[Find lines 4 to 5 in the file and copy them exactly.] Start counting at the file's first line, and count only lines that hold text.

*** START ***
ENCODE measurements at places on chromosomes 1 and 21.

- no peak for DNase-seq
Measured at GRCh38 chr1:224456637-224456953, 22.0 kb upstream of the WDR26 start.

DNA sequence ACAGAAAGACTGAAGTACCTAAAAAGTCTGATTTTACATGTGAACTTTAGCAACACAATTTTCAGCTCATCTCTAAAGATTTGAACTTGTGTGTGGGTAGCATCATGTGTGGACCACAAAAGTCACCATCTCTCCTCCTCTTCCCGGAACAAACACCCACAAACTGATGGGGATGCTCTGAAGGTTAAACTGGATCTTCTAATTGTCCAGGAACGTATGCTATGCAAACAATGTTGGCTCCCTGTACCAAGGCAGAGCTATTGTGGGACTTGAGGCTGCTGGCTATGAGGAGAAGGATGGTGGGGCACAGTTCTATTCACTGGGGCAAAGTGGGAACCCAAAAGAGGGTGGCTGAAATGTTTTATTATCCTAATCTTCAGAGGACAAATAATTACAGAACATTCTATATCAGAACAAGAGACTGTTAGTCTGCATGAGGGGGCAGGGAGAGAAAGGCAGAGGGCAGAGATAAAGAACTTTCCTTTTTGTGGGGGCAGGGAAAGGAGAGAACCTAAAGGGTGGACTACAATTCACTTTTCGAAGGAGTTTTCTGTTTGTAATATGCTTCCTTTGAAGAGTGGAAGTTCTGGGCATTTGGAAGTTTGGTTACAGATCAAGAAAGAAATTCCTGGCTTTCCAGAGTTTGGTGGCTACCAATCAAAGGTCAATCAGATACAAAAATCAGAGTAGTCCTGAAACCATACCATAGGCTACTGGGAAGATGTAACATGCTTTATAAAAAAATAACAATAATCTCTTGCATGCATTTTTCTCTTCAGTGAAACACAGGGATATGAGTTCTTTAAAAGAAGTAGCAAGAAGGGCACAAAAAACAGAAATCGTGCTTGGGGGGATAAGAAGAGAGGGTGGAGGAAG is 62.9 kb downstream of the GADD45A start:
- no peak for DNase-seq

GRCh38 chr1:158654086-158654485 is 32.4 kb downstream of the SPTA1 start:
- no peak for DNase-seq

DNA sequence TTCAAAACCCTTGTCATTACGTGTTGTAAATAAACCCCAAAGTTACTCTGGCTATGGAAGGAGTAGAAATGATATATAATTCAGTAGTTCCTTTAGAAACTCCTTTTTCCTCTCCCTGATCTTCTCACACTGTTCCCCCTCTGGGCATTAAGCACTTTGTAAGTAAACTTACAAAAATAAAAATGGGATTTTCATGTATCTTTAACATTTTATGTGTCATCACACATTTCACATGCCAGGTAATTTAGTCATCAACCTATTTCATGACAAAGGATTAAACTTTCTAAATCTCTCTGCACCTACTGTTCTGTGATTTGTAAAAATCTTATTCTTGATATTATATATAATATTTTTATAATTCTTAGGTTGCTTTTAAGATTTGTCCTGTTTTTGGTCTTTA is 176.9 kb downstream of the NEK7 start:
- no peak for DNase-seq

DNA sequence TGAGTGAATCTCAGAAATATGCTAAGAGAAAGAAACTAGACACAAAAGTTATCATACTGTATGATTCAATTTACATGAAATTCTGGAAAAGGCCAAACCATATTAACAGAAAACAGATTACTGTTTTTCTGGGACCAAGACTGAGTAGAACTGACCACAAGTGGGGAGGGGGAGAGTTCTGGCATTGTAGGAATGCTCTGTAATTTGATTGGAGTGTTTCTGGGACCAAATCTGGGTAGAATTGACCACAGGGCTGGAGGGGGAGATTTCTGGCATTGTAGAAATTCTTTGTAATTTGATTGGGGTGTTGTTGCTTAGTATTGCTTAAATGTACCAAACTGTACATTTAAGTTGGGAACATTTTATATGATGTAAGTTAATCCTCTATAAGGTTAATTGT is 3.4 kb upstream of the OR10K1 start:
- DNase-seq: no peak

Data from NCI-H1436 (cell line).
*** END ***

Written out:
DNA sequence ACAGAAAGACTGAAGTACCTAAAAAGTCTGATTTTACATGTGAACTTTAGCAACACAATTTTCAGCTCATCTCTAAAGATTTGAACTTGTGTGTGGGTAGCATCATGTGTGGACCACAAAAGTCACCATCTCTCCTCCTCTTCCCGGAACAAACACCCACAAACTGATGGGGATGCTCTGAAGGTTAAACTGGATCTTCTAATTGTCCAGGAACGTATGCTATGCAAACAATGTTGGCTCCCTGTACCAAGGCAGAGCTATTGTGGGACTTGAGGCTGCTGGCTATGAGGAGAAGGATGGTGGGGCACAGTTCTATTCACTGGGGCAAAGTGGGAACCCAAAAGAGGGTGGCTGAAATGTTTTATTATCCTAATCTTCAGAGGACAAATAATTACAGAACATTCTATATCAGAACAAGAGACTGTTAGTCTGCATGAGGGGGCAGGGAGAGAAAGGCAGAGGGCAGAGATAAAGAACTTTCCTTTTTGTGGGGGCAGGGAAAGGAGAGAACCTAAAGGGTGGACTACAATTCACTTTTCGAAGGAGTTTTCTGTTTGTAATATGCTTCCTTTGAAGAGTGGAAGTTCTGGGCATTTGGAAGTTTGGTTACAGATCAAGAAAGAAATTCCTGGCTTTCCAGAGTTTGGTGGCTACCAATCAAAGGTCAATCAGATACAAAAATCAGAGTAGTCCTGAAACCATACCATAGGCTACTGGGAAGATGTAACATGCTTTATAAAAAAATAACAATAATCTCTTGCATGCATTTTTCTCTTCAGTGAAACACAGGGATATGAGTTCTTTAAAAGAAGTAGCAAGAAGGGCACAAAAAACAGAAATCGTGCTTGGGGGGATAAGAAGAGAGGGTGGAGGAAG is 62.9 kb downstream of the GADD45A start:
- no peak for DNase-seq